In this week's Heretech podcast, I spoke with Alex Bender of Archer Technologies about the role the Archer community plays in the development process, all the way through the release. If you click the thumbnail shown below, you'll see their process in graphic detail. While Alex and I didn't get into all the specifics of how they do it, we did cover most of their "social product management" approach in the podcast.
Among other interesting aspects of how they use their community as a resource for innovation and adoption, the role of partners really stands out. Of course, in the governance, risk, and compliance (GRC) space, you have an ecology of partners who are experts in things like Sarbanes-Oxley and risk management best practices. They'll tell you in plenty of detail why your product isn't really doing the job it should as a GRC tool.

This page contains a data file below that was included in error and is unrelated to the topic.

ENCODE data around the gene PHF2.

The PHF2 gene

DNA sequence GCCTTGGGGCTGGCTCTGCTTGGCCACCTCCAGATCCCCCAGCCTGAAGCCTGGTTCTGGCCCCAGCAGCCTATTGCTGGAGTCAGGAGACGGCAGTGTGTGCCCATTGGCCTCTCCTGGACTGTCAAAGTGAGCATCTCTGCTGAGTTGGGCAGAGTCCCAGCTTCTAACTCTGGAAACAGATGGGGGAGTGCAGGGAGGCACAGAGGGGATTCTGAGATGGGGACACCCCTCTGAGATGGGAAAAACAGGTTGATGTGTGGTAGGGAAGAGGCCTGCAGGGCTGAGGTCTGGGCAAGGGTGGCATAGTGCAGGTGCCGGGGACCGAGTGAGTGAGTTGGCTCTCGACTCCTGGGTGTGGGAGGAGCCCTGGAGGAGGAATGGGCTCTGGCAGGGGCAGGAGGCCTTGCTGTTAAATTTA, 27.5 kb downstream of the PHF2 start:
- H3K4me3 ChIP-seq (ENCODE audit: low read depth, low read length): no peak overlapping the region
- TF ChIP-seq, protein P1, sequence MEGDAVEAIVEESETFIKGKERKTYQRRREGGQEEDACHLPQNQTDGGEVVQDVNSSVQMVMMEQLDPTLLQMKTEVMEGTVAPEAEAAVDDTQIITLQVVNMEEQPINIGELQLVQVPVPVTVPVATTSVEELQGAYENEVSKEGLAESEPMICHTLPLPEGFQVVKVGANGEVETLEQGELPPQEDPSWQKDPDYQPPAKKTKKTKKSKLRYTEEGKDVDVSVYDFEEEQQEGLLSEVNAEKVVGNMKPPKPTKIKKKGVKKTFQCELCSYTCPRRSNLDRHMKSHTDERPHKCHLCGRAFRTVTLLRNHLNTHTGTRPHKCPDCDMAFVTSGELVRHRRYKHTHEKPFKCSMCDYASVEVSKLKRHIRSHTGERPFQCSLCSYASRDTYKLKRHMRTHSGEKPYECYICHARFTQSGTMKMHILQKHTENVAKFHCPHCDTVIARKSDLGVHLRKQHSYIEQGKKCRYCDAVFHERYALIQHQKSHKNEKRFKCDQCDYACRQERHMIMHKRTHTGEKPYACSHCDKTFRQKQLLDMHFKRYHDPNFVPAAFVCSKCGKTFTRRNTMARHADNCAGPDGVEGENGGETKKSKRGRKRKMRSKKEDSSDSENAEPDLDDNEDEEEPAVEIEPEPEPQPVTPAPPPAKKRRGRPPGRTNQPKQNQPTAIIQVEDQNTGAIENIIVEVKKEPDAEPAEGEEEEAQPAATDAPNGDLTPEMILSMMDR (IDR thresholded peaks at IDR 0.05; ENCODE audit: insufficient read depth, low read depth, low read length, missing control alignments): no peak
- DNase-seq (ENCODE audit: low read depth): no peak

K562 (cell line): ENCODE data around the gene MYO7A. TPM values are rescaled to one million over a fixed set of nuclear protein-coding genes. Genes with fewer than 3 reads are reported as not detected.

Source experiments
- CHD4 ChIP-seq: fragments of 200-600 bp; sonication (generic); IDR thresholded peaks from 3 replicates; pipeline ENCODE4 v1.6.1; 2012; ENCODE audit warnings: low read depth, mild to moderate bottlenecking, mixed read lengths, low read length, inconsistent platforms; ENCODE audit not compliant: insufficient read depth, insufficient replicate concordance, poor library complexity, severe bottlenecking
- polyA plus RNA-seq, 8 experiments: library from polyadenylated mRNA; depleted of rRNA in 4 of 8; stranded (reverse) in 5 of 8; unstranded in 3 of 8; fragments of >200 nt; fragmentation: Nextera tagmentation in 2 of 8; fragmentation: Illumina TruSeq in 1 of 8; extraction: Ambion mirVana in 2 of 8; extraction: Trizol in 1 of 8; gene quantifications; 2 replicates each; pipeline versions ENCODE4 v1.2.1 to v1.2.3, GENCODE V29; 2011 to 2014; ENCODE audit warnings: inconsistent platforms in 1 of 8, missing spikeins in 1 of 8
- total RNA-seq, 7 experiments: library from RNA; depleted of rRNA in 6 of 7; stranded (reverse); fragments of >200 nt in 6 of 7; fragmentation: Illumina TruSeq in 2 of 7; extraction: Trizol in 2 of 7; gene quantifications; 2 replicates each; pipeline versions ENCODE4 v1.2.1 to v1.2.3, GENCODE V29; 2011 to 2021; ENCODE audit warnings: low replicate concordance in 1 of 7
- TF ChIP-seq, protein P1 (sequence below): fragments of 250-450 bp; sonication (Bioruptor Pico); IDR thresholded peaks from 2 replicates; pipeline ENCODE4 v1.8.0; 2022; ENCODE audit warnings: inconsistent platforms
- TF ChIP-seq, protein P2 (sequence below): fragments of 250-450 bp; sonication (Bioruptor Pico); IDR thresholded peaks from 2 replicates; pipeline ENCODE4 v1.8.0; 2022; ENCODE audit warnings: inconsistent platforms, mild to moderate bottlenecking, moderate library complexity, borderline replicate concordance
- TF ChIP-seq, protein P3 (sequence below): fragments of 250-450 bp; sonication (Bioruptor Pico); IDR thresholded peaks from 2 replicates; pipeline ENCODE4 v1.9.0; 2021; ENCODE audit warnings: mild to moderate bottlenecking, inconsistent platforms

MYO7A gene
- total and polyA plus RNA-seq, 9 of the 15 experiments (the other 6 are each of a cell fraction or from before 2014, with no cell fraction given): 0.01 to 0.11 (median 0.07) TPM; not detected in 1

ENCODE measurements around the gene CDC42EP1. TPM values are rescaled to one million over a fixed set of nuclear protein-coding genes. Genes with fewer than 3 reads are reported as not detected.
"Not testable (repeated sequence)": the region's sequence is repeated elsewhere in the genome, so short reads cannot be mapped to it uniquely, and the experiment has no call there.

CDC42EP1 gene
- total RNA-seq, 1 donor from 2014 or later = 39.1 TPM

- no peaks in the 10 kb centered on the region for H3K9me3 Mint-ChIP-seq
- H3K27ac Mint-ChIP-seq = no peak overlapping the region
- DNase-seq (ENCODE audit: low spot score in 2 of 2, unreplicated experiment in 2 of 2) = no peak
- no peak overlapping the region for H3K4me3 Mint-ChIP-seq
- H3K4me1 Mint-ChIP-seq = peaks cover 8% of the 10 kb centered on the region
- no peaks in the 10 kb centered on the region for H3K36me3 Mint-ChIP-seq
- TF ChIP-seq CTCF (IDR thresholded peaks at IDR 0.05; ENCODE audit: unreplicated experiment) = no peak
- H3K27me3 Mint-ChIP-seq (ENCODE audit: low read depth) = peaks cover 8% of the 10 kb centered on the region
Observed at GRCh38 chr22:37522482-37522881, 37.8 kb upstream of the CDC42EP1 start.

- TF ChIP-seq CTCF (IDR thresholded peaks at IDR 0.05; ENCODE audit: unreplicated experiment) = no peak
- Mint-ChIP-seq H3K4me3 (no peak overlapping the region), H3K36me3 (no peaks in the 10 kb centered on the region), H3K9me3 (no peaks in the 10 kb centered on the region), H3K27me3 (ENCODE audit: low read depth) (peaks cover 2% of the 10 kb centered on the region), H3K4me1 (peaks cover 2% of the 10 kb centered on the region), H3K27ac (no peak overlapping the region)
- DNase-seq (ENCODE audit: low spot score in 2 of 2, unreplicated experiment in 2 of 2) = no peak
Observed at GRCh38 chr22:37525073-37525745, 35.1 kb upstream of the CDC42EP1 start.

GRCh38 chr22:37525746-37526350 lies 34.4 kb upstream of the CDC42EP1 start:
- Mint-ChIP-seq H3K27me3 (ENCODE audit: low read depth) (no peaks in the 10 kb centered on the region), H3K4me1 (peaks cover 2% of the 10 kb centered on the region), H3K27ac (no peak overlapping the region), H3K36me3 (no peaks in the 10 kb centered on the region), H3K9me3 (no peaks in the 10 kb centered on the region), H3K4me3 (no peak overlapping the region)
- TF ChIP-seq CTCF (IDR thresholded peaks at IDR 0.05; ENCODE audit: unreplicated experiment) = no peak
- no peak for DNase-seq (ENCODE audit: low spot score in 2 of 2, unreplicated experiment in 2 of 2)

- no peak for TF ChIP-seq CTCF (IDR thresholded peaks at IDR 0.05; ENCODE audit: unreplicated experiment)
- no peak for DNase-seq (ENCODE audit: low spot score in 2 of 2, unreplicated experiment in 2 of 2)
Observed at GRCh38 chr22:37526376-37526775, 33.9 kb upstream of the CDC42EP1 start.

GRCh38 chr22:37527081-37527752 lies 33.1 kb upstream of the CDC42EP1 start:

GRC implementers and advisers have a very explicit kind of domain knowledge. However, if you stop to think about it, almost any partner has domain knowledge that's valuable to ISVs. To cite an obvious example, how does the average organization implementing your technology define the project? What obstacles do you impose at the critical landmarks in the implementation?
We usually talk about communities as consisting of customers. However, I think it's worth including partners whenever you talk about your community strategy.